Ichi Rock [ra:ku]

After hearing my Asian friends praising about Ichi Rock’s sushi, I couldn’t resist the temptation to confirm the verdict myself. Finally, last month, while deciding the location for the lunch date with Lisa from Lemon Lime Lisa, I took the liberty of choosing Ichi Rock [ra:ku].

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Located in the downtown core of Calgary, Ichi Rock introduced izakaya-style Japanese dining to sophisticated, young people. Greeted with the casual yet modern decor, we quickly seated ourselves in the cozy, dimly-lit dining room. Despite being a a little worried by the rundown appearance of its exterior and the lack of patrons at lunch hours, I managed to persuade myself to not judge a book by its cover. (Though hearing the staff speaking in Korean got me wonder how capable they were at preparing Japanese dishes…)

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Lisa and I selected 2 special rolls – “hell” roll (boasting of being the No. 1 best seller) and sakura blossom.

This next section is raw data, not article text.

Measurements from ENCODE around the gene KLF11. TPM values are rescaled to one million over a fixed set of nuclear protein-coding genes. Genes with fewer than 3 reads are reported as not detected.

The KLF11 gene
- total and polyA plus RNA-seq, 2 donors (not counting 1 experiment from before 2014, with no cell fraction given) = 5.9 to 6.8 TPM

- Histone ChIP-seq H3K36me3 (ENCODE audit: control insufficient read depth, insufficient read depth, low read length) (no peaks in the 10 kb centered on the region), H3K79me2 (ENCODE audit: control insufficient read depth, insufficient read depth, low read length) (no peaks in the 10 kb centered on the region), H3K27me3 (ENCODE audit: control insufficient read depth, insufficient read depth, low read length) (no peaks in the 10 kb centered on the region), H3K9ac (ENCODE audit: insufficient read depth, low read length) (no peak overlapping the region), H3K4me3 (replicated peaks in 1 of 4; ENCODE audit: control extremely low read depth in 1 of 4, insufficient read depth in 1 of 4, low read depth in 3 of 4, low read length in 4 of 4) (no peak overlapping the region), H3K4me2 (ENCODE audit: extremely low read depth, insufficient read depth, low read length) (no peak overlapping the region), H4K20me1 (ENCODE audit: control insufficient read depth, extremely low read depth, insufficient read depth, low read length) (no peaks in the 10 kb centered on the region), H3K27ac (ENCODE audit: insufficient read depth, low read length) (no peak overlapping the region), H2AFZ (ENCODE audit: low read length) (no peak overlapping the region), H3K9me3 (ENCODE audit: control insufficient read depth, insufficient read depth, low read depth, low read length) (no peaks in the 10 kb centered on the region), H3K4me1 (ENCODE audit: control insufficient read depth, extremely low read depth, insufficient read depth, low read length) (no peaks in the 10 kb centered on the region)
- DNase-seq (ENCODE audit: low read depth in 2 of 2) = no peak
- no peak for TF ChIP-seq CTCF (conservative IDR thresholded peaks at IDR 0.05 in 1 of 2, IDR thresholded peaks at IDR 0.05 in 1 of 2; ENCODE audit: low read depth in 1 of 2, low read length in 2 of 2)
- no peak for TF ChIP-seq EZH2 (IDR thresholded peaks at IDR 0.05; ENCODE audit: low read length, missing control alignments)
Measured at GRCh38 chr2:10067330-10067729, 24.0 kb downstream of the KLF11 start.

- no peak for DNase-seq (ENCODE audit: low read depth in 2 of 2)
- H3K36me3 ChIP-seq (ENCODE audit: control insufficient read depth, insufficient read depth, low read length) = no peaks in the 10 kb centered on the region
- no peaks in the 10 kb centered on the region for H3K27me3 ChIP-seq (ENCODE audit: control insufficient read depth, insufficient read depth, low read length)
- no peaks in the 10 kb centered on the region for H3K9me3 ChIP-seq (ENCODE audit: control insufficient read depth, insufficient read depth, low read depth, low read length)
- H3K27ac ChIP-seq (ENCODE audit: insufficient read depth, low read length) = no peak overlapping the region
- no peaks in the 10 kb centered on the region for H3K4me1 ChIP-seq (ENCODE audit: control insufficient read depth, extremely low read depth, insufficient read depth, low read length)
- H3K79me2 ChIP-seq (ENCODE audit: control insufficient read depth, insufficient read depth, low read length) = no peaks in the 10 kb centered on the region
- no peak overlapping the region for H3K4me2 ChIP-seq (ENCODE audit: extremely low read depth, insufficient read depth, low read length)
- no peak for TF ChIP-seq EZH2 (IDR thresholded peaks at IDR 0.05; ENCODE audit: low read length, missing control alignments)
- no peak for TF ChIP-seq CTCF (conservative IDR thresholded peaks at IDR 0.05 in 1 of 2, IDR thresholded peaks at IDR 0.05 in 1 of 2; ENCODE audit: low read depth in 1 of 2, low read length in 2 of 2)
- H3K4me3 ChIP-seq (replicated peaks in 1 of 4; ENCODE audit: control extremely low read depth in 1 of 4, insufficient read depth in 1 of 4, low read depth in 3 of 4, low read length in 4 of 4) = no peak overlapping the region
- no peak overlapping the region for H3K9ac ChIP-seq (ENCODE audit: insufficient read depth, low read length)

True to its name, the “hell” roll ($15.95) was fiery spiced to challenge the wussy palate with jalapeno, shrimp tempura, crab meat, cucumber, roe, mayonnaise, and spicy teriyaki sauce. YUM!! Instead of wrapping all the ingredients inside the roll, the chef chose to keep the sushi in bite-size while placing the mixture of non-veggie ingredients over the top. It was truly a unique, Japanese delight. No wonder its the best seller! The only thing that let me down was the falling-apart sushi rice that wasn’t sticky enough to hold together.

hell roll

hell roll

The sakura blossom ($13.95) was lighter-tasting with a touch of refreshing sweetness from small pieces of mango, avocado, scallop and capelin roe. The rice was  wrapped with salmon on the outside and drizzled with wasabi mayo. The sour vinaigrette dressing used for the seaweed salad indeed invigorated our taste buds!

sakura blossom

sakura blossom

We also ordered the seafood okonomiyaki ($15.95) which was known as the Japanese style pancake. Unlike the authentic okonomiyaki, Ichi Rock’s offering was mushy at the bottom. I preferred the bottom to be a bit more crisp. Inside the pancake were big pieces of shrimps and squid, but I was disappointed to find no octopus (which was typically included in classic Japanese seafood okonomiyaki). At the very least, I would recommend the chef to cut the seafood in smaller pieces to make them easier to chew on.

seafood okonomiyaki

seafood okonomiyaki

My verdict? It is worth coming back for its special rolls (I heard their risotto roll was quite remarkable!), but probably not for the entrees.

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